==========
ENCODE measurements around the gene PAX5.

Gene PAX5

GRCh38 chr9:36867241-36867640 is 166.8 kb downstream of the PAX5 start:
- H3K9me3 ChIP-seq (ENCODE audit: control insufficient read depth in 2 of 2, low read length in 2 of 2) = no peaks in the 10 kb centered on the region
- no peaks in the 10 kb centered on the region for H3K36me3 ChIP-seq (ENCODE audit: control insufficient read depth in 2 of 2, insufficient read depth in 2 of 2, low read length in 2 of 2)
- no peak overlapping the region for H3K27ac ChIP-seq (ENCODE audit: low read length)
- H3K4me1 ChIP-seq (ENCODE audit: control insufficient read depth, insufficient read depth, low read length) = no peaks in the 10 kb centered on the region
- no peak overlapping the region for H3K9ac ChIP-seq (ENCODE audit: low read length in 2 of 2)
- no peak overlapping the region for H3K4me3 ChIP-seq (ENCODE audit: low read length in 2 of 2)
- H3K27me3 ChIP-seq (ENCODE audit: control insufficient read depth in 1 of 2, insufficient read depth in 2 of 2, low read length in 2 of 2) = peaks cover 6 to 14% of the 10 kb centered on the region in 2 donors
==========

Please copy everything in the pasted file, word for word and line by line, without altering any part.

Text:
ENCODE measurements around the gene PAX5.

Gene PAX5

GRCh38 chr9:36867241-36867640 is 166.8 kb downstream of the PAX5 start:
- H3K9me3 ChIP-seq (ENCODE audit: control insufficient read depth in 2 of 2, low read length in 2 of 2) = no peaks in the 10 kb centered on the region
- no peaks in the 10 kb centered on the region for H3K36me3 ChIP-seq (ENCODE audit: control insufficient read depth in 2 of 2, insufficient read depth in 2 of 2, low read length in 2 of 2)
- no peak overlapping the region for H3K27ac ChIP-seq (ENCODE audit: low read length)
- H3K4me1 ChIP-seq (ENCODE audit: control insufficient read depth, insufficient read depth, low read length) = no peaks in the 10 kb centered on the region
- no peak overlapping the region for H3K9ac ChIP-seq (ENCODE audit: low read length in 2 of 2)
- no peak overlapping the region for H3K4me3 ChIP-seq (ENCODE audit: low read length in 2 of 2)
- H3K27me3 ChIP-seq (ENCODE audit: control insufficient read depth in 1 of 2, insufficient read depth in 2 of 2, low read length in 2 of 2) = peaks cover 6 to 14% of the 10 kb centered on the region in 2 donors